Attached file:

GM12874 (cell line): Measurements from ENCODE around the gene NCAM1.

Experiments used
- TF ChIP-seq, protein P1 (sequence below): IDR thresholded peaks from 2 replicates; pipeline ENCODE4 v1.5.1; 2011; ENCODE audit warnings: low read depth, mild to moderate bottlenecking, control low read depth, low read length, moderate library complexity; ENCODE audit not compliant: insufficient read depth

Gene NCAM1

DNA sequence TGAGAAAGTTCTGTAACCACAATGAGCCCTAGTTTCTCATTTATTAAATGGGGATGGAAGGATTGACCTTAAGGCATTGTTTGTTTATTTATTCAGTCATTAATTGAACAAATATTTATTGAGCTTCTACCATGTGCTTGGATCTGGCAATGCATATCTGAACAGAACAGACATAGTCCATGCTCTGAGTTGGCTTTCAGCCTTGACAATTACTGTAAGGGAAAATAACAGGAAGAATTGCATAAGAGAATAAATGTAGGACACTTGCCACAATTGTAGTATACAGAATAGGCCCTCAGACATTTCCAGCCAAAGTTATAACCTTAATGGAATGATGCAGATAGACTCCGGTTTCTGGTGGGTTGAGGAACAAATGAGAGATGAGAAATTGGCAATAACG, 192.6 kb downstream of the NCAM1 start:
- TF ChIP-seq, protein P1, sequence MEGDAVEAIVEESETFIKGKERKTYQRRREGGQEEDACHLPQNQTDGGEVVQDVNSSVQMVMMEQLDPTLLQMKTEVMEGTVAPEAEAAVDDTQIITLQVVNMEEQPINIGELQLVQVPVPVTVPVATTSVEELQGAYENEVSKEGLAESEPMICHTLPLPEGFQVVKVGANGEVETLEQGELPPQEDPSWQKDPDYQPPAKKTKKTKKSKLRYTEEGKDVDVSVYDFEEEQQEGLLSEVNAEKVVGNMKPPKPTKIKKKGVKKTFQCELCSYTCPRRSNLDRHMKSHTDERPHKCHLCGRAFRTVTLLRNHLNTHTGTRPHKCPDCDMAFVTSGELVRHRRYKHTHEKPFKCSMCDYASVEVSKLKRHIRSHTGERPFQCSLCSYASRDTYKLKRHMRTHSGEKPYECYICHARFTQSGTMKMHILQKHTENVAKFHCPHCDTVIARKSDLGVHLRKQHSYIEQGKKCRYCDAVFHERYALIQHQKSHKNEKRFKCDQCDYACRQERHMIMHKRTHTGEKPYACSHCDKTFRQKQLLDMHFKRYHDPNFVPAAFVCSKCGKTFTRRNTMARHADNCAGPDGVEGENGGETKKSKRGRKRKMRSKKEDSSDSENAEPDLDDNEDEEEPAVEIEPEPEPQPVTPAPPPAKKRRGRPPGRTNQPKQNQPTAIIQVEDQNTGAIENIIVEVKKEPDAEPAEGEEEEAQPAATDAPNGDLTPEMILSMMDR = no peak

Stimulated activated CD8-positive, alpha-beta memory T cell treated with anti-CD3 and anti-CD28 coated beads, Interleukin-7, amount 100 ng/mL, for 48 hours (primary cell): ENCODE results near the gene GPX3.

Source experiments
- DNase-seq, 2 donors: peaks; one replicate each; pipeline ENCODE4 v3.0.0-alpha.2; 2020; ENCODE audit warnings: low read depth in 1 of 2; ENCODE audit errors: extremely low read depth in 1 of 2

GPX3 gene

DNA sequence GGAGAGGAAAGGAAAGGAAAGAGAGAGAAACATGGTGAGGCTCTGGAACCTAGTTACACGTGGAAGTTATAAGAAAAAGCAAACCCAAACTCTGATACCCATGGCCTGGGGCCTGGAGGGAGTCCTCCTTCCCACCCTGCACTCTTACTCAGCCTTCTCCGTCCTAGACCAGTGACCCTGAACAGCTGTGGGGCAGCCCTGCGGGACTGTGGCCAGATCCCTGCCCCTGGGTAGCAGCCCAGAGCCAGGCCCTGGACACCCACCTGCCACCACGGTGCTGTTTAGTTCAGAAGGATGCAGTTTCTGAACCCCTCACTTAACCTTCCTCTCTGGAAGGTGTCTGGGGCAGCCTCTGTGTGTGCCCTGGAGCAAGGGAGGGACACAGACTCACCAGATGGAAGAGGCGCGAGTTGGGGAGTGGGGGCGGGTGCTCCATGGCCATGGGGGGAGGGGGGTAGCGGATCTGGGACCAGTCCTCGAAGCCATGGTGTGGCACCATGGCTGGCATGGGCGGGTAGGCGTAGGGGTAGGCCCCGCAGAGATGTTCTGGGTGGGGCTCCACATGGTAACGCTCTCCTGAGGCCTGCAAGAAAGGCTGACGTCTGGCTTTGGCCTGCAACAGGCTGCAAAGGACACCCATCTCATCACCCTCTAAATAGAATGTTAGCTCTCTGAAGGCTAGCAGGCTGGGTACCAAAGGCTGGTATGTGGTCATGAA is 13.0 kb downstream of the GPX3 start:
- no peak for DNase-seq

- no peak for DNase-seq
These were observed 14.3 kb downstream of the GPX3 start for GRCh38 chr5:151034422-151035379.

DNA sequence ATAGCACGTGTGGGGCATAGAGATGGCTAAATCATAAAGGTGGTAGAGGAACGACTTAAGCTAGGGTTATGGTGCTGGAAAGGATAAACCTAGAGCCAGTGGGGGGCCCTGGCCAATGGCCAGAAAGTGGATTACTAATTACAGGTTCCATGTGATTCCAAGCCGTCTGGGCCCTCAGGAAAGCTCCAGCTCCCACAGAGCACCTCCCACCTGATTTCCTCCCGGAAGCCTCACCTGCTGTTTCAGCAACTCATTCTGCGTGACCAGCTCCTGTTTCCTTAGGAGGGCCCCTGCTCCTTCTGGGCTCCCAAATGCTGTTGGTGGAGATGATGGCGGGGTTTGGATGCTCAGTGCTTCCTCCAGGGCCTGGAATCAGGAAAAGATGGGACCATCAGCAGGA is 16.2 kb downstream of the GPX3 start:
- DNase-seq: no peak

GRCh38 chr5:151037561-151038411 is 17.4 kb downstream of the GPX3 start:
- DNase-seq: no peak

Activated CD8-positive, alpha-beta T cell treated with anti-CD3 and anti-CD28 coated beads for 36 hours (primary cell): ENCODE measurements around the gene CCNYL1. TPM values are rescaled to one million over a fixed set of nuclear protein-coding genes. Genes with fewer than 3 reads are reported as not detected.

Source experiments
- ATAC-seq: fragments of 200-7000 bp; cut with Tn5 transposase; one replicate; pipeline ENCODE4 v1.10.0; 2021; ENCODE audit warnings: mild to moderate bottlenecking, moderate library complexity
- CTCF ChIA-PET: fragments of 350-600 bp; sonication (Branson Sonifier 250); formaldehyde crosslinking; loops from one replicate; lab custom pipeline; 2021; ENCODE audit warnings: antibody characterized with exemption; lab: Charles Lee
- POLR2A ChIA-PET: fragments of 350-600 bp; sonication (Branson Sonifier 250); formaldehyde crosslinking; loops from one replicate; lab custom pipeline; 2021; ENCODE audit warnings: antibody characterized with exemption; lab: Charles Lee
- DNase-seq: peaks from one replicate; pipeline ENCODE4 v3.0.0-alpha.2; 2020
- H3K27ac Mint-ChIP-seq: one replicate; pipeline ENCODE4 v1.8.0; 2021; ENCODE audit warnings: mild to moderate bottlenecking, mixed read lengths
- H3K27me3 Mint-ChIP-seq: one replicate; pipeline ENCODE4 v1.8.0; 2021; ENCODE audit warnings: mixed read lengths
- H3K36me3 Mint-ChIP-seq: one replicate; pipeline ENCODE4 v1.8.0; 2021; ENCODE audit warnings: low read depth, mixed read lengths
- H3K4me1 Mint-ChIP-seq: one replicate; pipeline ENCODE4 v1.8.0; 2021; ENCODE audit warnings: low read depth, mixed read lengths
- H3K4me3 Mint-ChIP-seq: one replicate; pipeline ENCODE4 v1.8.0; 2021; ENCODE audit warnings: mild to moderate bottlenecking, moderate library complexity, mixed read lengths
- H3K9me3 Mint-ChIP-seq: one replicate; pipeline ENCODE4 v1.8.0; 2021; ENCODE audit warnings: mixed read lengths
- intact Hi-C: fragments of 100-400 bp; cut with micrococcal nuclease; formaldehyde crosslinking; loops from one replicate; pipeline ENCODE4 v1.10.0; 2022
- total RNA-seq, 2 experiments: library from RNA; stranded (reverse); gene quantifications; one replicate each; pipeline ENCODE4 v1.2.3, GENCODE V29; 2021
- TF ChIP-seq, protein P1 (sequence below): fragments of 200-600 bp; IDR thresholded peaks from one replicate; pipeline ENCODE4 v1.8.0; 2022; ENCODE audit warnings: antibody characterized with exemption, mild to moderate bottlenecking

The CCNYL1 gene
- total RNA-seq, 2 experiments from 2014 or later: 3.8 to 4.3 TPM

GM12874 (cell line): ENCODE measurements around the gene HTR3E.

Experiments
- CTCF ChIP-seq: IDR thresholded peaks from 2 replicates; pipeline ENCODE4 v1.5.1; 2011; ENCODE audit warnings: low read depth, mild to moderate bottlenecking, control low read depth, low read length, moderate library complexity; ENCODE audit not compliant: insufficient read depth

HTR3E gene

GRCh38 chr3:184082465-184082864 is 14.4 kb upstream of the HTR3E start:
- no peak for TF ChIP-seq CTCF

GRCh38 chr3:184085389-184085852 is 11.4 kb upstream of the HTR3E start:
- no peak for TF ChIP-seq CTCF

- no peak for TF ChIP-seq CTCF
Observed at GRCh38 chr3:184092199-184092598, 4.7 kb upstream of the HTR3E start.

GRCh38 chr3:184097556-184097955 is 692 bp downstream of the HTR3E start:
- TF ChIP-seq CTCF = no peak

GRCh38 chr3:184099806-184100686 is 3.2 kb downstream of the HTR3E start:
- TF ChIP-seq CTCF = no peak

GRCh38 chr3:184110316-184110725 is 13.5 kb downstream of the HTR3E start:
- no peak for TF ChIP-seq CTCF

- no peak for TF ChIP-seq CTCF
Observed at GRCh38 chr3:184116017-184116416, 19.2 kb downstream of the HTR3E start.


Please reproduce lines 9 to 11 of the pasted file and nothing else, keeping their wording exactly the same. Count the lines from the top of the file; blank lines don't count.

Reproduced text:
- DNase-seq, 2 donors: peaks; one replicate each; pipeline ENCODE4 v3.0.0-alpha.2; 2020; ENCODE audit warnings: low read depth in 1 of 2; ENCODE audit errors: extremely low read depth in 1 of 2

GPX3 gene

DNA sequence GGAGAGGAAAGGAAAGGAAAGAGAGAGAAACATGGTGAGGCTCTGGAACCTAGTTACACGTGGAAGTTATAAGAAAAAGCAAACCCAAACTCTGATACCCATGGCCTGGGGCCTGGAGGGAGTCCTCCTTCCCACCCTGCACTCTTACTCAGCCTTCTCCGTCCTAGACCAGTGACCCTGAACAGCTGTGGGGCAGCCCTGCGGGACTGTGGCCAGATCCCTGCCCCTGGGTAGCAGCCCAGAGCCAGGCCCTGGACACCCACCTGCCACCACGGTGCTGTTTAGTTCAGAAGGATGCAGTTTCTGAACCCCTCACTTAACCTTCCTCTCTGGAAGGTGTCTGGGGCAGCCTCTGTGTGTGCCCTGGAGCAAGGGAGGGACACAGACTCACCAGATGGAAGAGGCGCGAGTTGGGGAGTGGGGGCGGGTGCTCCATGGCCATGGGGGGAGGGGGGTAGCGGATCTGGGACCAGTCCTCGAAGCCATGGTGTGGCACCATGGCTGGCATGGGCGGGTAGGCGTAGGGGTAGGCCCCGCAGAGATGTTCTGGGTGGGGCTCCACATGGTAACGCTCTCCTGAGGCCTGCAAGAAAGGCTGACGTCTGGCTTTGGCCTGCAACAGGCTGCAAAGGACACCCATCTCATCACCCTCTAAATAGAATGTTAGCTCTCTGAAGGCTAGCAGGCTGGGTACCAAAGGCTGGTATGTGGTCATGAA is 13.0 kb downstream of the GPX3 start: